Can a £179 electronic device that shoots a magnetic pulse through the skin make a £50 anti-wrinkle cream as effective as a £500 treatment?
A new £179 device that shoots a magnetic pulse into the skin can make anti-wrinkle face creams five times as effective, its Swiss maker claims.
The waves emitted by the handheld kit, called a Boost, ‘push’ ingredients deeper into the skin.
‘The Boost technology can make a £50 cream as effective as a £500 treatment,’ said Paul Peros, CEO of the device’s maker Reduit.
A new £179 device can make a £50 face cream as effective as a £500 product, the company’s Swiss manufacturer has claimed
Doctors hope the new device could help patients suffering pain or could even encourage bone regrowth
The kit may also have significant medical benefits, and could be used to help with pain relief and bone regrowth, say doctors.
The Boost uses a form of energy called diamagnetic waves – low-level magnetic pulses capable of moving water molecules and other compounds used in skin cream.
This energy forces these ingredients through the outer layer of the skin, called the epidermis, improving the long-term effects of the product, claims Reduit.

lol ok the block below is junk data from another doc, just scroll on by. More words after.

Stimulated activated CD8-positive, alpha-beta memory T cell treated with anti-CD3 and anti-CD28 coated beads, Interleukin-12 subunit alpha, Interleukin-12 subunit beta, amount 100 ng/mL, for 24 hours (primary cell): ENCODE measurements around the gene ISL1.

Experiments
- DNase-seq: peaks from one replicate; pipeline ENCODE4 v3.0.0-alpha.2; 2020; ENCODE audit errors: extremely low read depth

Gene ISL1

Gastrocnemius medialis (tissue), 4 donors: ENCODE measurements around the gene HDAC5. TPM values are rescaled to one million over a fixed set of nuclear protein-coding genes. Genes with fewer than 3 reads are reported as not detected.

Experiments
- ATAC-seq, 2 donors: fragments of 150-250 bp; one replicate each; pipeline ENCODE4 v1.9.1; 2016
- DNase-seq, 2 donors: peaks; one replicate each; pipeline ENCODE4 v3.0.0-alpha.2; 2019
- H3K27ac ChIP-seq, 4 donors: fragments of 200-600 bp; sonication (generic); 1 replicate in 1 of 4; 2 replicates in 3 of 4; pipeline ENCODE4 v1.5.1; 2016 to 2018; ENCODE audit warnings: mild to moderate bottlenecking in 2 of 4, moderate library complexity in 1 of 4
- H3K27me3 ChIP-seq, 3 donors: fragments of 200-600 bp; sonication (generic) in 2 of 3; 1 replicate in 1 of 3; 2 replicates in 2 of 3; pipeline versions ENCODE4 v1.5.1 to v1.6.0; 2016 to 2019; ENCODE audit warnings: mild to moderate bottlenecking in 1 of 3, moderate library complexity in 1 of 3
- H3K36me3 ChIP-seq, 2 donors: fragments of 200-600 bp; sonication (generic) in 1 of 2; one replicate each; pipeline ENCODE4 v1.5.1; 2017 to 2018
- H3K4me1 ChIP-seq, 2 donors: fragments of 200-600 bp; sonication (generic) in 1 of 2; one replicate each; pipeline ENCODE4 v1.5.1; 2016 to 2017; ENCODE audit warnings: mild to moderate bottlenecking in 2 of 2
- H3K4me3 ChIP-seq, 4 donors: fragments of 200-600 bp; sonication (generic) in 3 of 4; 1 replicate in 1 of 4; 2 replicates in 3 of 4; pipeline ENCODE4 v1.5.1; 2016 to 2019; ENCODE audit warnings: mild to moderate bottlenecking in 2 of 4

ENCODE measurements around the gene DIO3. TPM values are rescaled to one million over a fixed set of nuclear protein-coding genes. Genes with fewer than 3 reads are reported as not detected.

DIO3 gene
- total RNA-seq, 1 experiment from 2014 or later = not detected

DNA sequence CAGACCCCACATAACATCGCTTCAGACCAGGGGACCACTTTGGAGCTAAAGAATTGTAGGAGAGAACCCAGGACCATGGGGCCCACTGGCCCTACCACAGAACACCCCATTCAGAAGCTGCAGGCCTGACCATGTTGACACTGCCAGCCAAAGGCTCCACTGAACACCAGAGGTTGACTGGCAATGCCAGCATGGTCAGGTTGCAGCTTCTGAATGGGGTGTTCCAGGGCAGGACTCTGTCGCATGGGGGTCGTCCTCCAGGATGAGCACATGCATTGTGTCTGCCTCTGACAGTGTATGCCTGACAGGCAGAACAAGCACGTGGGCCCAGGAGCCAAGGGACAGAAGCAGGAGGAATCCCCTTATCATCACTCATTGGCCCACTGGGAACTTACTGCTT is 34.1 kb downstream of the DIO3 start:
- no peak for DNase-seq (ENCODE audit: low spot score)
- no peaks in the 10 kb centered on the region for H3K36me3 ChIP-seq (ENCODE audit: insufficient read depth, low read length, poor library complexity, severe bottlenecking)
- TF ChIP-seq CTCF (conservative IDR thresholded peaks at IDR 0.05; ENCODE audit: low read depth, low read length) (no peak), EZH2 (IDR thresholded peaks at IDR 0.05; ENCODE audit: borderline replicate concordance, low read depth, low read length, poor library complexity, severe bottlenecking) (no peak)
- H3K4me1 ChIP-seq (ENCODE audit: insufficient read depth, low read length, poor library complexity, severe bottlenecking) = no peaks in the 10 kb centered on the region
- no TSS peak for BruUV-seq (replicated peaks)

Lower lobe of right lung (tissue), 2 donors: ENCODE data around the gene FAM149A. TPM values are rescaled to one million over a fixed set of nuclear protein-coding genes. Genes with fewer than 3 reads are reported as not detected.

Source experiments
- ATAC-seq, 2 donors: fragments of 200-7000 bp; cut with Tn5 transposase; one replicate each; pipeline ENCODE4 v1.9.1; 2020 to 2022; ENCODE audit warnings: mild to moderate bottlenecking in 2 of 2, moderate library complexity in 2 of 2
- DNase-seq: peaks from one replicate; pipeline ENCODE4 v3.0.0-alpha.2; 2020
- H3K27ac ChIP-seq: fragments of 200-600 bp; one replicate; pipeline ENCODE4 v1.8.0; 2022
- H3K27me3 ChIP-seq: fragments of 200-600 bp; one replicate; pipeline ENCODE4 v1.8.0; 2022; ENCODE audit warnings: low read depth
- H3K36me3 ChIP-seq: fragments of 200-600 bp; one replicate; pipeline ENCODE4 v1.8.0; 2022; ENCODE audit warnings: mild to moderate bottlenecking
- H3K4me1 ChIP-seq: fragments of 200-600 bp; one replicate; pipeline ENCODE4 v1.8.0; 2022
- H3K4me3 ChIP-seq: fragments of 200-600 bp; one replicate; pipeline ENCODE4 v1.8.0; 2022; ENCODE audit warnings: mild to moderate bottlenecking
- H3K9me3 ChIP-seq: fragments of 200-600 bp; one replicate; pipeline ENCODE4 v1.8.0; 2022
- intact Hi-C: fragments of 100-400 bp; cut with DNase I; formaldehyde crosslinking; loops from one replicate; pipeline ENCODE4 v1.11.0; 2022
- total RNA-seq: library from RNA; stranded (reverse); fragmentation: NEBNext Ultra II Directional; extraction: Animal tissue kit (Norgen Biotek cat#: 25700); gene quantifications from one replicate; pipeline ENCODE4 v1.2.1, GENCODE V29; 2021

The epidermis is designed to keep foreign substances, such as water, out of the body and for this reason, some dermatologists have long argued that many skincare products fail to have a significant effect on the body because they cannot get past this layer of the skin.
However, Peros believes the Boost will ‘revolutionise’ the field. Users apply their product as normal, but instead of rubbing the cream in with their fingers, they use the Boost, which, at the press of a button, buzzes against the skin for 30 seconds.
Reduit says the technology is backed up by human trials, published in the 1990s, which found that women who used an early form of the Boost absorbed up to five times as much of the ingredients in their everyday skin creams as when they used their fingers.
However, consultant dermatologist Dr Alia Ahmed said: ‘The epidermis is a very effective protective layer, so if a product contains ingredients made up of large molecules then these will be less likely to get through.
‘Even if this technology can “push” these ingredients against the skin, that doesn’t mean the molecules will necessarily pass through, unless it’s somehow making them smaller.’
But Dr Ahmed says studies show that diamagnetic devices are capable of helping with a range of health problems, by directing medication into hard-to-reach tissue.
‘Studies have shown this kind of technology can help heal painful conditions such as osteoarthritis in the knee,’ she says.